In a relatively short time, the band has received praise for their live shows from Pigeons and Planes and the Austin American-Statesman, eventually winning Best New Band and Song of the Year for “Black Moon Rising” at this year’s Austin Music Awards. Building upon the rapidly growing buzz surrounding them, the act will be releasing their self-titled full-length debut through ATO Records on June 21. The album’s latest single “Colors” is old-school singer/songwriter soul centered around a gospel and blues-inspired arrangement featuring soaring organs, a looped 12 blues guitar line, a supple bass line, and twinkling Rhodes — but by far, the star of the show is Burton’s soulful vocals and incredible range, which evoke hurt, yearning and pride.
The band is making their NYC debut next Wednesday with a set at The Knitting Factory.
Andrew Carter is a Richmond, VA-born and-based singer/songwriter and multi-instrumentalist, who has spent the past few years writing and recording music by himself in various bedrooms and basements with his solo recording project Minor Poet. His full-length debut, 2017’s And How combined Carter’s love of carefully crafted pop with a loose, fun, off-the-cuff production that eventually received press from American Songwriter, Magnet, The Wild Honey Pie, Impose and others, while helping Carter develop a small but devoted fanbase. Naturally, this has allowed Minor Poet to grow from a labor of love into a nationally touring band.
Carter’s sophomore Minor Poet album The Good News is slated for a May 17, 2019 release through Sub Pop Records, and the album, which was recorded over the course of four days at Montrose Recording, reportedly finds Carter expanding the boundaries of the project’s sound over the course of six songs. While previous Minor Poet releases featured Carter playing all the instruments and handling production duties, the material on The Good News was written with the understanding that the Richmond, VA-born and -based singer/songwriter and multi-instrumentalist had to reach outside himself to do justice to the songs. “I couldn’t capture the sounds I heard in my head,” Carter explains. “I wanted something that was vast and expansive but that at the same time could hit you immediately in the gut.”
Paying homage to the classic “wall of sound: techniques made famous by Brian Wilson and Phil Spector, Carter and co-producer, Adrian Olsen overdubbed layer after layer of Carter playing an array of guitars, pianos, organs, synths, and percussion, as well as Carter singing harmonies. The members of the touring band were brought in to perform the core rhythm section parts with handpicked local musicians stopping by to add crucial flourishes to the material. Interestingly, at the center of the album’s material is Carter’s vocals, singing lyrics that mix allusions to religion, mythology, art and philosophy, as each song’s narrator questions himself, his place in the world around him, what he owes to his relationships, and in turn, what he needs to ask others to stay healthy.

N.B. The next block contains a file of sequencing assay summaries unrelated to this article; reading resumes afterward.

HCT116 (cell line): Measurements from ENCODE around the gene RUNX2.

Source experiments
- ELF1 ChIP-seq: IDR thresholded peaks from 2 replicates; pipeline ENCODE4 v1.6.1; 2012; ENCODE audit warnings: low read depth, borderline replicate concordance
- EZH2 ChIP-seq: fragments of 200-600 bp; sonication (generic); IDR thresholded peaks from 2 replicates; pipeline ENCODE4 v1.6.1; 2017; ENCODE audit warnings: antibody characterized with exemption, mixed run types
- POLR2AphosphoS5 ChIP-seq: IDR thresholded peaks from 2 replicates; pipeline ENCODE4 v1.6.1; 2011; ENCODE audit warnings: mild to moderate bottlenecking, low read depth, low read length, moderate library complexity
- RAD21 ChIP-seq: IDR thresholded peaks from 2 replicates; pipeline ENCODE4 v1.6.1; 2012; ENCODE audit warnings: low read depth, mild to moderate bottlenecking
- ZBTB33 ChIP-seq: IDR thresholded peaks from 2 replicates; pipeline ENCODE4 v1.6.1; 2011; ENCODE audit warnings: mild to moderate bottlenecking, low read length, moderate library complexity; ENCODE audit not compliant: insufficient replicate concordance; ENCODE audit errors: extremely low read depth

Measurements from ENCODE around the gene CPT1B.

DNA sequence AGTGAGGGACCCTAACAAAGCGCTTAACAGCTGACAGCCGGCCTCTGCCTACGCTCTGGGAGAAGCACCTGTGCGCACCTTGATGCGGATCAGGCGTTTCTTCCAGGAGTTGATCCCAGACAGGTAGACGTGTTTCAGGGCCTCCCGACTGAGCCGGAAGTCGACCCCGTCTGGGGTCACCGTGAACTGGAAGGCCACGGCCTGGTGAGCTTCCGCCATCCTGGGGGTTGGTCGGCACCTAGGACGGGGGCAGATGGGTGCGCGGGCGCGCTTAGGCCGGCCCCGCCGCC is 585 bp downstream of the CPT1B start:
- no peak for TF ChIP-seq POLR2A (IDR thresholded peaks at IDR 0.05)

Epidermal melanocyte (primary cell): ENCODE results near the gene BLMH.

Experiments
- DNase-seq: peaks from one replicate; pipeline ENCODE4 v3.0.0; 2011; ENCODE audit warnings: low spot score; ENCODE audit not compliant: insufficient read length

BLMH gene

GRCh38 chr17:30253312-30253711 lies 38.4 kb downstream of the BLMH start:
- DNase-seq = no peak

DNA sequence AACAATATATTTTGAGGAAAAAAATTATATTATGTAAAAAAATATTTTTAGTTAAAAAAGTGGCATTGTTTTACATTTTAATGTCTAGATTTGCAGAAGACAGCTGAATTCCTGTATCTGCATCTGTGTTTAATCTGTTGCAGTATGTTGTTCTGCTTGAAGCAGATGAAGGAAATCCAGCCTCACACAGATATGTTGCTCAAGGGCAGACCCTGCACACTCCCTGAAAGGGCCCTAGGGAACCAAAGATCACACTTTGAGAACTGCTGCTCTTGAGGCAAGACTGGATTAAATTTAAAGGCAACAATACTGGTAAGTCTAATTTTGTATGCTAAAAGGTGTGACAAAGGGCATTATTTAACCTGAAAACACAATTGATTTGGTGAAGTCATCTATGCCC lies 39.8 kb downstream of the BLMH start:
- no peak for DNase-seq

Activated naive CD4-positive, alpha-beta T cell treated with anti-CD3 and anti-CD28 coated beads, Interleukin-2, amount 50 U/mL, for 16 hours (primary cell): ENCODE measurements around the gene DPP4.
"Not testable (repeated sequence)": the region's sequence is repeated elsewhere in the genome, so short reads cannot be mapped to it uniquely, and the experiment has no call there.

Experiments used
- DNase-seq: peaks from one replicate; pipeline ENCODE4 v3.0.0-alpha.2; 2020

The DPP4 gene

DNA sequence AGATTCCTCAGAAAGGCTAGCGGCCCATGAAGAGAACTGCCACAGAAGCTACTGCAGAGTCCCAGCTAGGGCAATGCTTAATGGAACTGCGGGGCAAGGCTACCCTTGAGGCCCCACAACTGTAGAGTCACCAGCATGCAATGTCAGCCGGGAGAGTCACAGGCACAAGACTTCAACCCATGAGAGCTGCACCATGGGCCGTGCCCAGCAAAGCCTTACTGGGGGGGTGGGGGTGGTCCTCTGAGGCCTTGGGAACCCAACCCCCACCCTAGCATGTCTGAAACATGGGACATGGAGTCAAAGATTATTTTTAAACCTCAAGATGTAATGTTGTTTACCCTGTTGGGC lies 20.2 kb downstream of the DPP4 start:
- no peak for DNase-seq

“Tropic of Cancer,” The Good News‘ infectious latest single is centered by layers of shimmering and tropicalia-inspired arpeggiated synth lines, shuffling guitar lines, a soaring hook and a lysergic-tinged guitar solo. And while the deliberate crafted track bears a subtle resemblance to Elvis Costello‘s early work, the song manages to be deceptively breezy as the song’s narrator describes a constant and repetitive struggle with depression, delivered with an unvarnished emotional honesty and a tongue-in-cheek awareness.
Over the almost nine year’s of this site’s history, I’ve spilled a lot of virtual ink on Seattle, WA-based emcee, synth player and producer Ishmael Butler, who’s best known as a co-founding of two, critically applauded, groundbreaking hip-hop acts — JOVM mainstays Digable Planets and Shabazz Palaces. Just about a decade ago, Butler was preparing to publicly emerge from several years of near-complete creative silence, and in the summer of 2009, Shabazz Palaces quietly self-released a pair of EPs that quickly established the act’s unique sound and aesthetic: Butler’s hyper-literate verses full of complex inner and out rhyme scheme paired with psychedelic sonic textures and refracted rhythms. Initially, confidentiality was essential as Butler desperately wanted Shabazz Palaces to stand on its own strength and not on his long-held reputation, so he adopted a pseudonym for himself.
As Shabazz Palaces’ profile and network expanded, Butler recognized that he needed new monikers for his various creative pursuits and collaborations. Knife Knights, was the name that he devised for his work with the then-Seattle based engineer, producer, songwriter and film composer Erik Blood, who has also been a vital and important collaborator in the Shabazz Palaces Universe. Interestingly, Blood and Butler can trace their collaboration and their friendship back to when they were introduced to each other at a Spiritualized show in 2003 through a mutual friend, whom Butler was about to record with. As the story goes, Blood was a diehard and obsessive Digable Planets fan, and as an obsessive fan, he passed along a bootleg copy Blowout Comb for the mutual friend to have Butler sign — and Butler dutifully did so.